I'm a developer working alongside a young junior developer. Jimmy (not his real name) is reasonably astute, but always comes to me when he experiences minor obstacles. I understand, that nobody can be expected to know everything and needs help from more experienced people occasionally, but Jimmy is constantly distracting me with questions like "Why doesn't this work?", and if I reply "Have you run it through the debugger and found the line that's causing the exception?", He'll usually say "No, I thought you might know what's wrong" In short, he's coming to me as first resort rather than a last resort and this is taking up my time. He doesn't seem to get that experience doesn't mean you know everything, it means you're more able to figure out a solution. I've tried explaining this, but he is still giving up at the first hurdle. I want him to know that he can come to me for help, but he needs to really try to figure things for himself as much as possible. Any advice would be welcome.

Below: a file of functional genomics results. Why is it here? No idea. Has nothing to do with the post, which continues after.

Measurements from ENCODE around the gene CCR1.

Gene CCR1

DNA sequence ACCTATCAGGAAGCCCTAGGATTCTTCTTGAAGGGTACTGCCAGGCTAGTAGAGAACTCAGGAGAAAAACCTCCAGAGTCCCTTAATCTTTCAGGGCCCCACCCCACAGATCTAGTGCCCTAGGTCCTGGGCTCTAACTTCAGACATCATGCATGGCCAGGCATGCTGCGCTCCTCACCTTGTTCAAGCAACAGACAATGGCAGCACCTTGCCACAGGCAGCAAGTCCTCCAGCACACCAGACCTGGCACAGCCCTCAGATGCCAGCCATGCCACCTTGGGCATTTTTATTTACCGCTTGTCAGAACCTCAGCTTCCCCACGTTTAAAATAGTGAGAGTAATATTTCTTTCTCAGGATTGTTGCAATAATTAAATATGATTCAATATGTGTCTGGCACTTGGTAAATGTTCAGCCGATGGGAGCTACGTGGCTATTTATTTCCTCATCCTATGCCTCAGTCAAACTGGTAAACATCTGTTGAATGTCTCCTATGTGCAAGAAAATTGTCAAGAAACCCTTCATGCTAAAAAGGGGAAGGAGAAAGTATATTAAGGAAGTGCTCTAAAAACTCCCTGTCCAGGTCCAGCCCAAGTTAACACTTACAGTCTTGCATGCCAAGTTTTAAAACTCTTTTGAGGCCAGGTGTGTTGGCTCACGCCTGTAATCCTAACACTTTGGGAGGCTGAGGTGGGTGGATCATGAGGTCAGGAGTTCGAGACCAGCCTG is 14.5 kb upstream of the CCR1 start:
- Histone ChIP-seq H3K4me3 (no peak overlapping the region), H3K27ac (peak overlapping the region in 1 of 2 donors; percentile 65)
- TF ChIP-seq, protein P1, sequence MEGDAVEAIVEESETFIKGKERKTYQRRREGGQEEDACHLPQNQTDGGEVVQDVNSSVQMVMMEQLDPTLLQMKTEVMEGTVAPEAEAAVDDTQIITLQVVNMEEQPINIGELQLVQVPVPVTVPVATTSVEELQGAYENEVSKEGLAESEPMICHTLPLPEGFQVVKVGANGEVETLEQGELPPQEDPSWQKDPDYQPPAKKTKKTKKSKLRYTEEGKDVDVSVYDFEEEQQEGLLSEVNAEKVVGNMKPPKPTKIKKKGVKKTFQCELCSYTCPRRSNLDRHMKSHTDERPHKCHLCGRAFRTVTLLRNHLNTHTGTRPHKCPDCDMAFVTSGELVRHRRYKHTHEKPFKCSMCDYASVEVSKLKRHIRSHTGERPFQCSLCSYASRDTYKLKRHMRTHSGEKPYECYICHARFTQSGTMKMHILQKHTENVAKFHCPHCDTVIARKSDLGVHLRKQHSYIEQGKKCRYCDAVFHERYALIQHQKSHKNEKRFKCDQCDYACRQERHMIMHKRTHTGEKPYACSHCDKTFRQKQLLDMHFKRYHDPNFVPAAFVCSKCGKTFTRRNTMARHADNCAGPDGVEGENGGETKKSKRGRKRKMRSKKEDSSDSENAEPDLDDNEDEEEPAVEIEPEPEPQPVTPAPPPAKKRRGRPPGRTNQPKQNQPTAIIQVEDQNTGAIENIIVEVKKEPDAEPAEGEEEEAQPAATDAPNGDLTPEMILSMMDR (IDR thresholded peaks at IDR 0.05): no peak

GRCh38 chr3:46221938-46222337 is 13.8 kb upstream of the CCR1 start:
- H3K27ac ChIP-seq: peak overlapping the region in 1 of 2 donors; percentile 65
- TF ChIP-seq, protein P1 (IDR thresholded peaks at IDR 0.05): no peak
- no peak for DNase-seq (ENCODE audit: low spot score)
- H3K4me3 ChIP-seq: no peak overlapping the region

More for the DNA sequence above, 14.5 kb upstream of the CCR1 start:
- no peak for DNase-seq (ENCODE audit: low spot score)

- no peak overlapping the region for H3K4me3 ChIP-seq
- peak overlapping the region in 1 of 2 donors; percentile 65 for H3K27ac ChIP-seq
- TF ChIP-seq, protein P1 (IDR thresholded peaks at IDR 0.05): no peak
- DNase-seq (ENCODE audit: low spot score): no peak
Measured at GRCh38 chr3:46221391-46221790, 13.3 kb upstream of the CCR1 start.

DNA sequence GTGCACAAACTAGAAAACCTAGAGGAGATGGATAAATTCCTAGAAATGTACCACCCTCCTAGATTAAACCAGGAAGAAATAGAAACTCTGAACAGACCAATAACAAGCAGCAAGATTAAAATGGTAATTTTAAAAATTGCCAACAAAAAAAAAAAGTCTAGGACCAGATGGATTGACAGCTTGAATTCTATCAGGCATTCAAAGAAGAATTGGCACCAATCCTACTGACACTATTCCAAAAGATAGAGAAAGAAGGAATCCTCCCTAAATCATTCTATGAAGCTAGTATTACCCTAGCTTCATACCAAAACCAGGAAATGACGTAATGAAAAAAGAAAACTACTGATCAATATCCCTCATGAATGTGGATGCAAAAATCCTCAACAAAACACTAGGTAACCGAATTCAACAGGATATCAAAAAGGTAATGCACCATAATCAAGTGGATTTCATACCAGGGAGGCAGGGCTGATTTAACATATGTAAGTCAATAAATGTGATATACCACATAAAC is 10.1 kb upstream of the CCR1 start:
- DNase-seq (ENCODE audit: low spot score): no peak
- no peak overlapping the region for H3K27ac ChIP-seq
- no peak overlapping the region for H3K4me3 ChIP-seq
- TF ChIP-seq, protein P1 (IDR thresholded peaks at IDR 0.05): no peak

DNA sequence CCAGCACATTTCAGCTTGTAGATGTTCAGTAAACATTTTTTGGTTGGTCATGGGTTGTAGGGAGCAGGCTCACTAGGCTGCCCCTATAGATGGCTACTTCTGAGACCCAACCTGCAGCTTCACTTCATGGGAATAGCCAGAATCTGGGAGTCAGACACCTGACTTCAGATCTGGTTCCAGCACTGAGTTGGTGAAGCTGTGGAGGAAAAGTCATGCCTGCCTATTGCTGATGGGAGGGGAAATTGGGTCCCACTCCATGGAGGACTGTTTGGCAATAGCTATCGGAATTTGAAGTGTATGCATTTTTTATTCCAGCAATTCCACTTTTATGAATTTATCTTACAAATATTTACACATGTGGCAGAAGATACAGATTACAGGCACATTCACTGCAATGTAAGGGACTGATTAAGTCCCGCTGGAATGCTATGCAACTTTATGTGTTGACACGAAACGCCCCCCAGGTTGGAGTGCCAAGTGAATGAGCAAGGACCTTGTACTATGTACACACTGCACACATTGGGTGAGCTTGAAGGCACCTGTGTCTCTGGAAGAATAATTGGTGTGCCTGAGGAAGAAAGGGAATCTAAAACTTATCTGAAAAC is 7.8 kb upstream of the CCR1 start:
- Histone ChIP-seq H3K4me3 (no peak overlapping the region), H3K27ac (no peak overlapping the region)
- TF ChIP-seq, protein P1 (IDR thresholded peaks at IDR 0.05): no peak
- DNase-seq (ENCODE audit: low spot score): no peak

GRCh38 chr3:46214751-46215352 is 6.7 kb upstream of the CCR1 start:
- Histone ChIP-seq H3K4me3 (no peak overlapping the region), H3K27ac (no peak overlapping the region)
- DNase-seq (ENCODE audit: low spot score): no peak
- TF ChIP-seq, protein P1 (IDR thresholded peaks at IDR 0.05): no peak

in response to Pay, by junior, I mean a fully employed young adult who is inexperienced.
Muffin Man - You've highlighted my concern about not wanting to become unapproachable. It's important that he does seek my help with stuff he can't be expected to grasp. As a little bit of background, he recently made some changes that fixed one thing, but broke something else and could have been very costly if it hadn't been spotted by the testers. After this, I said I wanted to review his code before it's checked it in to main branch. This isn't a punitive measure but he may now be feeling wary of doing anything. I'm asking how to deal with him in a manner that will give him more confidence in his own abilities rather than less.